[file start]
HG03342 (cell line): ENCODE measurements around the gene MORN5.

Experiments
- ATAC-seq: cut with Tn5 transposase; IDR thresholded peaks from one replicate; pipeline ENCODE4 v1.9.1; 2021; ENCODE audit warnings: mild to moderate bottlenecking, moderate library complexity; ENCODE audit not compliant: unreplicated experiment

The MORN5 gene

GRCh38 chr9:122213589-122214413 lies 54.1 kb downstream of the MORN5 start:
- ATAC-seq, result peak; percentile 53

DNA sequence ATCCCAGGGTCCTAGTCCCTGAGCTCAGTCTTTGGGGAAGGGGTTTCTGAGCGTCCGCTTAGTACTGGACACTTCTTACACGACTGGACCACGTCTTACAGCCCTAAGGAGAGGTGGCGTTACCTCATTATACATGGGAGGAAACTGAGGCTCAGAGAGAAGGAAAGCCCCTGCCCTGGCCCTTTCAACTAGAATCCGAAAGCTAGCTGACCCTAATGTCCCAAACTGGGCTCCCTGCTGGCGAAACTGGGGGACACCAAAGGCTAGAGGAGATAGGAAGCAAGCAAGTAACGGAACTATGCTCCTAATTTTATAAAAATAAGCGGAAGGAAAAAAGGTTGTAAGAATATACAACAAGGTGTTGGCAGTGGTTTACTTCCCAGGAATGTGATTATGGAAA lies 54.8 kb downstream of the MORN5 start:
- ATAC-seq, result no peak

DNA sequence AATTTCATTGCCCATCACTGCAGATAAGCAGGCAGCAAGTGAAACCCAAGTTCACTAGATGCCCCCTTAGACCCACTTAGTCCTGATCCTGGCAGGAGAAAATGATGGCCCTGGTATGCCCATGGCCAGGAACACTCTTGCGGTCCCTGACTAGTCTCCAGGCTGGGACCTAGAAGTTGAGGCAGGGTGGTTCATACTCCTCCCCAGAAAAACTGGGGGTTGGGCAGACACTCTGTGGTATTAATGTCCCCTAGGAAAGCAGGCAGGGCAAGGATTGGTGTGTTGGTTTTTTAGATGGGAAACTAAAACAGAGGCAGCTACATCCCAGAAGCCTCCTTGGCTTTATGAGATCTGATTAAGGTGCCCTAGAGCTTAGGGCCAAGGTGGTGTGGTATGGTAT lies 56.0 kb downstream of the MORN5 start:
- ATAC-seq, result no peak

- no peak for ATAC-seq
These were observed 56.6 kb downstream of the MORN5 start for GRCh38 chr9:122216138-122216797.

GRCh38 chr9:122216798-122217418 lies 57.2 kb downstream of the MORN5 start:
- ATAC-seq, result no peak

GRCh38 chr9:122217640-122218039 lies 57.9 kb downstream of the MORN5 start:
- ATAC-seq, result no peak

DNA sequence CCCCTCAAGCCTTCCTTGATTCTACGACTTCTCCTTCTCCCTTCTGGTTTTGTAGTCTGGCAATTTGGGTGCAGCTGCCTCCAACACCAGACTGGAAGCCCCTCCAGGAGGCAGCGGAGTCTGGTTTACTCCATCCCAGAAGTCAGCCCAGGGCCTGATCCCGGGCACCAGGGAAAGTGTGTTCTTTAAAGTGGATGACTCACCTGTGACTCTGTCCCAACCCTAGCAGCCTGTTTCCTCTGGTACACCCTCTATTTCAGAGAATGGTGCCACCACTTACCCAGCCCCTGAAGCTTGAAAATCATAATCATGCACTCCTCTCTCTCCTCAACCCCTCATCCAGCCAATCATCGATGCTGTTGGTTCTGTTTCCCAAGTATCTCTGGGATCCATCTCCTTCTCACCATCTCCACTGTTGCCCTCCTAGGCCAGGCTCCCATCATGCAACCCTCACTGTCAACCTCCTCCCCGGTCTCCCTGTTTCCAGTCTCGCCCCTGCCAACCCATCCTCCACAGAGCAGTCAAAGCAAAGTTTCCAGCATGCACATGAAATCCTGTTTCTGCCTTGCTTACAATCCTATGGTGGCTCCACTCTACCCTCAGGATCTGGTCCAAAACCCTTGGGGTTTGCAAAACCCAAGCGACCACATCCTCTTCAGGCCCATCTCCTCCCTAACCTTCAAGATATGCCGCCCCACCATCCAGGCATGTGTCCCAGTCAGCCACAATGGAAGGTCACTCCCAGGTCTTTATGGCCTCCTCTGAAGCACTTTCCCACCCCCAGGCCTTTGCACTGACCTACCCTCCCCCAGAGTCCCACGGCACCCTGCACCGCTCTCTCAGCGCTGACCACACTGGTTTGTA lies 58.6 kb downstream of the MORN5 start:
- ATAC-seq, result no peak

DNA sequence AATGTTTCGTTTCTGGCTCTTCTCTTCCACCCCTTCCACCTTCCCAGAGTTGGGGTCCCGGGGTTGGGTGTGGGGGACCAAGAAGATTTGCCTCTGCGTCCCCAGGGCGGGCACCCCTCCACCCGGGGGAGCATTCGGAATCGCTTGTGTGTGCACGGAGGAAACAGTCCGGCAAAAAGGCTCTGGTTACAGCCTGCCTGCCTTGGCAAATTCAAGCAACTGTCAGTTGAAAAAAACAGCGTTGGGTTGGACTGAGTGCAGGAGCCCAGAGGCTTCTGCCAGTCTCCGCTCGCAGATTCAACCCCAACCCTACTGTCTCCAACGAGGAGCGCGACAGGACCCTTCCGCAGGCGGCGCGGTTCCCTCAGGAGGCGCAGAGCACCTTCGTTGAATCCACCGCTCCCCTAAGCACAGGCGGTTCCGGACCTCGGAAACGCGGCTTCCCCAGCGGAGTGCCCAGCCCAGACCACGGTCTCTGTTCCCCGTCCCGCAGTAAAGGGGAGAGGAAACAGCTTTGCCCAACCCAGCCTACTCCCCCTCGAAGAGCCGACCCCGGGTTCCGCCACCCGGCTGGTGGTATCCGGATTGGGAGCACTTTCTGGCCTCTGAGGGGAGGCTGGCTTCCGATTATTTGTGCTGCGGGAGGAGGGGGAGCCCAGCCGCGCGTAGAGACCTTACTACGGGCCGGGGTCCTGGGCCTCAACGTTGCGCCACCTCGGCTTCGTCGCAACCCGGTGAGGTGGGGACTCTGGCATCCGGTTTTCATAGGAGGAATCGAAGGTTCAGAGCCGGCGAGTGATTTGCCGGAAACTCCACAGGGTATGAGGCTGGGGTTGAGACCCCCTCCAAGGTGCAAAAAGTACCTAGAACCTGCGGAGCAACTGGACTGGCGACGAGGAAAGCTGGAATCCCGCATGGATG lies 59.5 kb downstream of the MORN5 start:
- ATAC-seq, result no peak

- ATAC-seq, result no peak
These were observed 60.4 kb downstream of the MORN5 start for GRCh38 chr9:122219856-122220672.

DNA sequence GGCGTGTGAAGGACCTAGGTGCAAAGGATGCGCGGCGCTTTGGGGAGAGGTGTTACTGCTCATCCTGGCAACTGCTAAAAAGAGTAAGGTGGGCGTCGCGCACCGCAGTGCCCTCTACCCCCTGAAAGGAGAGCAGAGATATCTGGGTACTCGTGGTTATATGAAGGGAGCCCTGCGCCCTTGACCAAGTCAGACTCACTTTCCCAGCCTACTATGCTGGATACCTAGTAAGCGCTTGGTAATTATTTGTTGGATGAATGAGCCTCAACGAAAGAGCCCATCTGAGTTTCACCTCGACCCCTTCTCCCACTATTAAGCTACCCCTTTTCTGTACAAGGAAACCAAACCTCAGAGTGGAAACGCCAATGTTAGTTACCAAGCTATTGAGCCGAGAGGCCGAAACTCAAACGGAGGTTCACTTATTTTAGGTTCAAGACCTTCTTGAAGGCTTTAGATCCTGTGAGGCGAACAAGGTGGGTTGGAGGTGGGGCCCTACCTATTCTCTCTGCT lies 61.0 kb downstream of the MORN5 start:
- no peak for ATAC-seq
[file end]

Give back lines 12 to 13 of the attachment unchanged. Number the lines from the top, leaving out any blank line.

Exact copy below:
These were observed 56.6 kb downstream of the MORN5 start for GRCh38 chr9:122216138-122216797.

GRCh38 chr9:122216798-122217418 lies 57.2 kb downstream of the MORN5 start: